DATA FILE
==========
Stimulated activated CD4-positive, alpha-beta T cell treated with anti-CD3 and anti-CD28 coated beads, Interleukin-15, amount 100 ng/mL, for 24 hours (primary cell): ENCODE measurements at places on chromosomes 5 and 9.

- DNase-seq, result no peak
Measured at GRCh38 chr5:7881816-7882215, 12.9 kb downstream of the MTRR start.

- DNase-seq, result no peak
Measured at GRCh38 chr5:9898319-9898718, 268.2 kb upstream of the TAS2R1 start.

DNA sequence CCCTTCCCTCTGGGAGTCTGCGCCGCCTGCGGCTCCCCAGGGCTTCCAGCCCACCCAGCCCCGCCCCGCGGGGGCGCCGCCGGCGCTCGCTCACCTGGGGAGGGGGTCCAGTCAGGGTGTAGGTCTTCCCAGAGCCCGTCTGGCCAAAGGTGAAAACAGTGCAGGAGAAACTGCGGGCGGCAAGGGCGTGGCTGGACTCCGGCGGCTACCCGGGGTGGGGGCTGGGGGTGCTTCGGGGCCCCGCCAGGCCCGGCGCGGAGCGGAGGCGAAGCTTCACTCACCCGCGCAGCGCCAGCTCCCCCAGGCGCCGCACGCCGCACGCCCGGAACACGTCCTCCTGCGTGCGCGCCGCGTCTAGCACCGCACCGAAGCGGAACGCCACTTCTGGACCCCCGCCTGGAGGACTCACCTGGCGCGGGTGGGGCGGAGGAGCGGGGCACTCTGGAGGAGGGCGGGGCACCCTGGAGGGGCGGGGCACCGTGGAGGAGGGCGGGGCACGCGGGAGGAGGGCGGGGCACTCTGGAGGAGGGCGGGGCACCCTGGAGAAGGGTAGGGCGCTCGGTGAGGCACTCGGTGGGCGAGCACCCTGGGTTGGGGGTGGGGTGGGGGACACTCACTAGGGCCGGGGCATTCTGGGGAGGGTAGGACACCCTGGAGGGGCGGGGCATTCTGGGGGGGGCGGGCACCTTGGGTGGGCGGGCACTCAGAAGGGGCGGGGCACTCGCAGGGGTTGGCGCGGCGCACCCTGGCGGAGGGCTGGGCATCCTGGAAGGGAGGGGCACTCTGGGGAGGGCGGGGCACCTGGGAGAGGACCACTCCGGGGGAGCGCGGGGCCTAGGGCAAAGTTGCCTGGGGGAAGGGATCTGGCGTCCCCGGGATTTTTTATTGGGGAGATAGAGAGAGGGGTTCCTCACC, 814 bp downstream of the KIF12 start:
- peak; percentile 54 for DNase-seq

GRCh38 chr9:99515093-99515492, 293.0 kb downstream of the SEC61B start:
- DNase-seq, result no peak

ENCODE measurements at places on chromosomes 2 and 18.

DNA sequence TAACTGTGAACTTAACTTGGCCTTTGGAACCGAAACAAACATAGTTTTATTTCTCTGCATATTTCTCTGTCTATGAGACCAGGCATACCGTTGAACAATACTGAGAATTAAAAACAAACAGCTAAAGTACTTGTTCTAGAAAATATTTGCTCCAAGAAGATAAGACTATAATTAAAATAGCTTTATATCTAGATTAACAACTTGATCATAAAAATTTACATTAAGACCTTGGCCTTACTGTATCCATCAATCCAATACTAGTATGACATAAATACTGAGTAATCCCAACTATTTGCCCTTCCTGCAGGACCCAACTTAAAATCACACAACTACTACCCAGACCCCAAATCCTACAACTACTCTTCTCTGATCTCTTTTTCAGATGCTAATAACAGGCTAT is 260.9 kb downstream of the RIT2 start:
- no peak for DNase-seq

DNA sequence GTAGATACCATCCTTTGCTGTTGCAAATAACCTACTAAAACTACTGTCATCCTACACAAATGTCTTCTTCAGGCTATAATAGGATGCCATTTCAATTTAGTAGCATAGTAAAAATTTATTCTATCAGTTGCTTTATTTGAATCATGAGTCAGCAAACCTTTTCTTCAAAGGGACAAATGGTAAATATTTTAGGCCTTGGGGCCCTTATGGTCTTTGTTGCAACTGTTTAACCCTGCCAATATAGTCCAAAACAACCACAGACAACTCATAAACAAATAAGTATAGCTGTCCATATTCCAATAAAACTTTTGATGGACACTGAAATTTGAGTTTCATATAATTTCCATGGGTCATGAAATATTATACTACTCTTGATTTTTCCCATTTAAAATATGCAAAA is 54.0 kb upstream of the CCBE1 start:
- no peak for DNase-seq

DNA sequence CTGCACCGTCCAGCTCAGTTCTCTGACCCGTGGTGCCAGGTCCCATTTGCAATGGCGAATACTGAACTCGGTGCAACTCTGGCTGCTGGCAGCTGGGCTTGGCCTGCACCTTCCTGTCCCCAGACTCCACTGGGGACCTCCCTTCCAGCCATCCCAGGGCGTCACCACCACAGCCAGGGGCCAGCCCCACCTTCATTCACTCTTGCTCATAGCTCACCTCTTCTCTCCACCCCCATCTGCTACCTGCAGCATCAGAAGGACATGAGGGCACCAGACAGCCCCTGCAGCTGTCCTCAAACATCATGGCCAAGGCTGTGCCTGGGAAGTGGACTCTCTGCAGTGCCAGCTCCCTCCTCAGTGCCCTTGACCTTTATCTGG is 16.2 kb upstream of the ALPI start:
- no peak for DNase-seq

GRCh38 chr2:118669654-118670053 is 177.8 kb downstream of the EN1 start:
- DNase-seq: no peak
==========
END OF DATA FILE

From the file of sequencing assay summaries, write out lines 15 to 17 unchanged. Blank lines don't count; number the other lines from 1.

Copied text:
DNA sequence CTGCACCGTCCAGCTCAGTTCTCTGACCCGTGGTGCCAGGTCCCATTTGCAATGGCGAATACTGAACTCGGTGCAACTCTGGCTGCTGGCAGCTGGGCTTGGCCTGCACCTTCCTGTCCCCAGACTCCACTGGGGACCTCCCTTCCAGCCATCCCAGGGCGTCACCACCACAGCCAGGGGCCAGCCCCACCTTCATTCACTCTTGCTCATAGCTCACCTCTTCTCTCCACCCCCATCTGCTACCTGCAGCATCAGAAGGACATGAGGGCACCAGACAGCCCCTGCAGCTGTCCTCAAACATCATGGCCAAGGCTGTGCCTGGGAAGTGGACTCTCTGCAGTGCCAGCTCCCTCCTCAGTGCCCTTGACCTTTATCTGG is 16.2 kb upstream of the ALPI start:
- no peak for DNase-seq

GRCh38 chr2:118669654-118670053 is 177.8 kb downstream of the EN1 start: